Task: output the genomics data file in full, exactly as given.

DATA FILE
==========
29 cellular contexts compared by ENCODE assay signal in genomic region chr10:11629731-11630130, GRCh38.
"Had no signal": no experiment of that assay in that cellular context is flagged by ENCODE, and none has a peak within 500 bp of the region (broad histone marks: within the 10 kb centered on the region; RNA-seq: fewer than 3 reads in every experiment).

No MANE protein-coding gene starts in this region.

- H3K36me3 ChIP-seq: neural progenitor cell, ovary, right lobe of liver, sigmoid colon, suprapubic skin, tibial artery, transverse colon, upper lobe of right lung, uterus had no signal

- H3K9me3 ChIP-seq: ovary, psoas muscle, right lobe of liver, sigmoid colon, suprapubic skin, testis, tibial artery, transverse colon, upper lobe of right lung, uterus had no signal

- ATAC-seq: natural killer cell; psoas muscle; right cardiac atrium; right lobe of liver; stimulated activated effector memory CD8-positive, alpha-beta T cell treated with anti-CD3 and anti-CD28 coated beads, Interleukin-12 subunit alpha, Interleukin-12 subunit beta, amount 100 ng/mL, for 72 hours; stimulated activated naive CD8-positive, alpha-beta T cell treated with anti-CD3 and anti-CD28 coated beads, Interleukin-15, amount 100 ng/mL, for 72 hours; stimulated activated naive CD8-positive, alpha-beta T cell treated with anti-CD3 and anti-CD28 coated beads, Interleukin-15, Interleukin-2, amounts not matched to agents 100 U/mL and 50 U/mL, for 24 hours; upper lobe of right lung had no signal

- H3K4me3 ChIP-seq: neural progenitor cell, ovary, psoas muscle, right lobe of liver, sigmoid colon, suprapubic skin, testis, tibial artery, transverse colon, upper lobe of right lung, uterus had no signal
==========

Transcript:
29 cellular contexts compared by ENCODE assay signal in genomic region chr10:11629731-11630130, GRCh38.
"Had no signal": no experiment of that assay in that cellular context is flagged by ENCODE, and none has a peak within 500 bp of the region (broad histone marks: within the 10 kb centered on the region; RNA-seq: fewer than 3 reads in every experiment).

No MANE protein-coding gene starts in this region.

- H3K36me3 ChIP-seq: neural progenitor cell, ovary, right lobe of liver, sigmoid colon, suprapubic skin, tibial artery, transverse colon, upper lobe of right lung, uterus had no signal

- H3K9me3 ChIP-seq: ovary, psoas muscle, right lobe of liver, sigmoid colon, suprapubic skin, testis, tibial artery, transverse colon, upper lobe of right lung, uterus had no signal

- ATAC-seq: natural killer cell; psoas muscle; right cardiac atrium; right lobe of liver; stimulated activated effector memory CD8-positive, alpha-beta T cell treated with anti-CD3 and anti-CD28 coated beads, Interleukin-12 subunit alpha, Interleukin-12 subunit beta, amount 100 ng/mL, for 72 hours; stimulated activated naive CD8-positive, alpha-beta T cell treated with anti-CD3 and anti-CD28 coated beads, Interleukin-15, amount 100 ng/mL, for 72 hours; stimulated activated naive CD8-positive, alpha-beta T cell treated with anti-CD3 and anti-CD28 coated beads, Interleukin-15, Interleukin-2, amounts not matched to agents 100 U/mL and 50 U/mL, for 24 hours; upper lobe of right lung had no signal

- H3K4me3 ChIP-seq: neural progenitor cell, ovary, psoas muscle, right lobe of liver, sigmoid colon, suprapubic skin, testis, tibial artery, transverse colon, upper lobe of right lung, uterus had no signal